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SPONSORED: St Margaret’s – allowing girls to flourish

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At St Margaret’s, they have a distinctive and strong ethos, which is wholly focused on the education of girls.

In an environment free from gender stereotypes, they encourage independent thought and spirit, facilitating dialogue and debate. Students are encouraged to seize opportunities and the unique blend of challenge and support allows individuals to flourish.

The school’s strong sense of purpose is underpinned by shared values – respect, hard work, community, equality and ambition – which are held in high regard by girls and staff alike, not least because they were chosen by the girls themselves.

Inspired by the birds on the school crest, and the knowledge that they were originally symbolic of the values of Queen Margaret’s relative, Edward the Confessor, pupils debated their top values for school life. While many of the values discussed were highly prized, these five were the most popular. They are St Margaret’s guiding principles and the foundations on which the community is built.

St Margaret’s has been educating girls for 175 years, and is the oldest all-through girls’ school in Scotland. With around 370 pupils, ranging in age from three to 18, they pride themselves on being large enough to offer flexibility and choice in terms of the curriculum and extracurricular activities, but small enough to ensure that each girl is well known within a friendly and family atmosphere.

Pupils learn and play in bright, spacious well-equipped buildings with secure and attractive grassed playground facilities, meeting all the requirements of a modern and forward-looking education, while simultaneously retaining the traditions and values held over many years.

Junior school pupils at St Margaret’s benefit from the wider opportunities and role models which abound in the school, as well as the small class sizes, the specialist teaching in a range of subjects and the many opportunities offered in PE, music, outdoor learning and extra-curricular activities.

In the upper stages of senior school, girls may benefit from classes of perhaps fewer than 10 pupils, depending on their subject options, which allows the individual personalities, talents and learning styles of each girl to be identified and nurtured under a bespoke educational programme.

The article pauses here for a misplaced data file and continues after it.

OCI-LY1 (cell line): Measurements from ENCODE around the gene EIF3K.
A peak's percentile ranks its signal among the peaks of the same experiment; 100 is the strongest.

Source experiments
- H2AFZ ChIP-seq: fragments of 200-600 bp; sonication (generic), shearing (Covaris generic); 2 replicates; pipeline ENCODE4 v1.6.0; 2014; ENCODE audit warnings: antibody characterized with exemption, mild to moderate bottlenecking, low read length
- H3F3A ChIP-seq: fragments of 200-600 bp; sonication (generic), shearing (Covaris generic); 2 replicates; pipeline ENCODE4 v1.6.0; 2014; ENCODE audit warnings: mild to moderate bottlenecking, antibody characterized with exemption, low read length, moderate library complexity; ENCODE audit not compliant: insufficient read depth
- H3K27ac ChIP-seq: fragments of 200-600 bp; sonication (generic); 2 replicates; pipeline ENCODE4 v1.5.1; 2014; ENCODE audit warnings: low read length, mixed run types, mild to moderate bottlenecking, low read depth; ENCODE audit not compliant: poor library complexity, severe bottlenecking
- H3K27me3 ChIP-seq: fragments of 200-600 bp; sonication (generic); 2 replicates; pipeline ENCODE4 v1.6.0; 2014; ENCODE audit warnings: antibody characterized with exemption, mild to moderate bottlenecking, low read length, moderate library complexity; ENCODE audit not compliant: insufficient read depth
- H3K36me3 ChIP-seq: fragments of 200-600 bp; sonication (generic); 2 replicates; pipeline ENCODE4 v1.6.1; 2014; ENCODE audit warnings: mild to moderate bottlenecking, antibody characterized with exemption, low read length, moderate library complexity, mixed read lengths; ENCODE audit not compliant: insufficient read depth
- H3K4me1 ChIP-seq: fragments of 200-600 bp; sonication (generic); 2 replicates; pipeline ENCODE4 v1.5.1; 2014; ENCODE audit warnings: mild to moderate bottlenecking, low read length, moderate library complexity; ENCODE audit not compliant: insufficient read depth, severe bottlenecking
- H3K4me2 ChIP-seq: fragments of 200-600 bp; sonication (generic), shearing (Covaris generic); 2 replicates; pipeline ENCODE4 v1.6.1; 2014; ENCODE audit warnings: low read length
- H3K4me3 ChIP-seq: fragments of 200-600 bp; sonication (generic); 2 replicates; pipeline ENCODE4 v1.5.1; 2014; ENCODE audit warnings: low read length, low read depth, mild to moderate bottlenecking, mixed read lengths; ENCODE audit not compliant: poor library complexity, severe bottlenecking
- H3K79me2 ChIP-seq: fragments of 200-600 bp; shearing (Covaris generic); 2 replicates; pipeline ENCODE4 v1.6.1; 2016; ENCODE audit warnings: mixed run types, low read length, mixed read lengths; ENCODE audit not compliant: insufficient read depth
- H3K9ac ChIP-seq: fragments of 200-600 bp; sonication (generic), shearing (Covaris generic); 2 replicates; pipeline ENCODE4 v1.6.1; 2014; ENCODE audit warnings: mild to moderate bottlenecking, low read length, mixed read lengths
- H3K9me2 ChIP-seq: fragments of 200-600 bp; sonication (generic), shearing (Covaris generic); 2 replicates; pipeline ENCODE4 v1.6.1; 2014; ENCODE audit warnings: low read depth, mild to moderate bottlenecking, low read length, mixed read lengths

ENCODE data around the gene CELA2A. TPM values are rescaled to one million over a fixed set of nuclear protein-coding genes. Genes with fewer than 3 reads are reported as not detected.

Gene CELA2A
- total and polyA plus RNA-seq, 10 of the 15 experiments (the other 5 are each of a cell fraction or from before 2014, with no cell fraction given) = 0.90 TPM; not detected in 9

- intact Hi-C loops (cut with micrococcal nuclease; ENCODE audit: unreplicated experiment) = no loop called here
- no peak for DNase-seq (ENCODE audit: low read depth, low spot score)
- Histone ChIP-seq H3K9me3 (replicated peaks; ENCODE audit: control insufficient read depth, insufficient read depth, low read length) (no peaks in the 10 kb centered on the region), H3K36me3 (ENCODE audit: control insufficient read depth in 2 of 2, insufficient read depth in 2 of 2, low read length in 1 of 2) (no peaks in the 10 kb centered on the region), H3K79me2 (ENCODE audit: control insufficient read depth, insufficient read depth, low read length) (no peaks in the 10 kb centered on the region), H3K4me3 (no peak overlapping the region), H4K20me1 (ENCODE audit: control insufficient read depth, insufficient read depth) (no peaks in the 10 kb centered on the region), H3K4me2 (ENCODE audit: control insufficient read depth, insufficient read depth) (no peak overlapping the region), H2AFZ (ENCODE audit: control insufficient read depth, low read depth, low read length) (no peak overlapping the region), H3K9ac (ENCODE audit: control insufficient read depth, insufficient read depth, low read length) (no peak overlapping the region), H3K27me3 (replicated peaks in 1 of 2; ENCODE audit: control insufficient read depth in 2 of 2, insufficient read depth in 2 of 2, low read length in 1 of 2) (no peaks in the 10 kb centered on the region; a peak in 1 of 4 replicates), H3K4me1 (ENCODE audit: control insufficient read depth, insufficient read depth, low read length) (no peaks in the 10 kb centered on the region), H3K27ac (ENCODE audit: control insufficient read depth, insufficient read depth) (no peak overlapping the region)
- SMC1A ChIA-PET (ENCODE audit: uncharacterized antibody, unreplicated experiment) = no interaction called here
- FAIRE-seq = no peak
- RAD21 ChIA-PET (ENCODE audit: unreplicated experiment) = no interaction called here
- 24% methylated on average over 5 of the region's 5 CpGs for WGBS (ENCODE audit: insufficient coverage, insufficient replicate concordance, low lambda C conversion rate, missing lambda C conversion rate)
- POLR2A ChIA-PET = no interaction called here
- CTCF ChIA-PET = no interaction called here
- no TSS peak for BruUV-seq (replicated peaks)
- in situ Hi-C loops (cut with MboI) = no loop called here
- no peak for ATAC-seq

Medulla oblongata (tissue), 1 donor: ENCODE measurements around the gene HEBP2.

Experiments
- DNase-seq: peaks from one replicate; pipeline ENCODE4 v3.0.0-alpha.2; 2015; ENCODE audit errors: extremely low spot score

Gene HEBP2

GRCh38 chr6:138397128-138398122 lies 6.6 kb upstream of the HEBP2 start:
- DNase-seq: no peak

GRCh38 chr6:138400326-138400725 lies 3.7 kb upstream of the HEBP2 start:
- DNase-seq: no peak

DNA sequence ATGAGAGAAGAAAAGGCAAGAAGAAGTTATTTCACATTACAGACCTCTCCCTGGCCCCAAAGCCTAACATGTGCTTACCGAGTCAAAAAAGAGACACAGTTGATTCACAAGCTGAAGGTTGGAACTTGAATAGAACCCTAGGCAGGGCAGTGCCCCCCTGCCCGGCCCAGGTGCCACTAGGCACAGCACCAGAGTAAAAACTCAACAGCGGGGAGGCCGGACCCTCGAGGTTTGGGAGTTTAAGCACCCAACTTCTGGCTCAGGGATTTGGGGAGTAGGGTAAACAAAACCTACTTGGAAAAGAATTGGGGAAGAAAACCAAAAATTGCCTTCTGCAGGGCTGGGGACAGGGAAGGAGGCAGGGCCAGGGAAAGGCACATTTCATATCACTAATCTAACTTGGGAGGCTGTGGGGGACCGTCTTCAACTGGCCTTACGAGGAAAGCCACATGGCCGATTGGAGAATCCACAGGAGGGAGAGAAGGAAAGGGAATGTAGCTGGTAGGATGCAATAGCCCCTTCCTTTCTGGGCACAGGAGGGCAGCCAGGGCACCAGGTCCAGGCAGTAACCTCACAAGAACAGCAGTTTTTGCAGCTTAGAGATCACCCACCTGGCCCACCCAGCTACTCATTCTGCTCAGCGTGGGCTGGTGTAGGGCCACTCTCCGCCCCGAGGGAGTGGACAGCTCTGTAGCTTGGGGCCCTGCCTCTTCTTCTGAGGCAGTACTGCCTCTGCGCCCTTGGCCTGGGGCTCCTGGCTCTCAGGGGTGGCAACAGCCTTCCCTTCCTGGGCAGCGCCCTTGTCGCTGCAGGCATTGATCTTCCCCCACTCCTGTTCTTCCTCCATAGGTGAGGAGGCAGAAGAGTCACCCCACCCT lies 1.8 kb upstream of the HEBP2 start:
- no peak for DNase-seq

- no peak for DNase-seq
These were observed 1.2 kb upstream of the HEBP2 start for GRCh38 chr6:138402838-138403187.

From the earliest years, strong student leadership prepares girls for the world beyond school, encouraging them to be socially aware and responsible; they are prepared to cope with the challenges of the competitive world beyond school, while at the same time taught to value themselves as individuals and to show respect and consideration to others.

St Margaret’s is pleased to be able to offer girls the opportunity to sit eight National 5 qualifications, taken over two years in III and IV Senior; all subjects offered at National 5 may also be taken at Higher and Advanced Higher level, and some additional subjects are also offered with no prior knowledge in V and VI Senior. The consistently outstanding pass rates in the SQA examinations at all levels reflect both the dedication of the teaching staff and the hard work of the pupils.

Of course, they don’t just believe in hard work. Staff provide pupils at all ages and stages with a rich variety of extracurricular opportunities, from music, sport, debating, drama, dance, to The Duke of Edinburgh’s Award and many other activities, all of which help girls to develop the skills and qualities they will require to be successful and happy beyond school.

At St Margaret’s, they are continually refining and developing their provision to meet the changing needs of pupils and the demanding world of the 21st Century. It is
the school’s aim to support the development of well-rounded, socially responsible individuals who are ready to both enjoy their own life and enrich that of others, whatever path they may choose.

To find out more about what St Margaret’s can offer your daughter, or to register for the next virtual open day on Saturday September 18, contact the admissions office on 01224 584466 or email

This article originally appeared on the Evening Express website. For more information, read about our new combined website.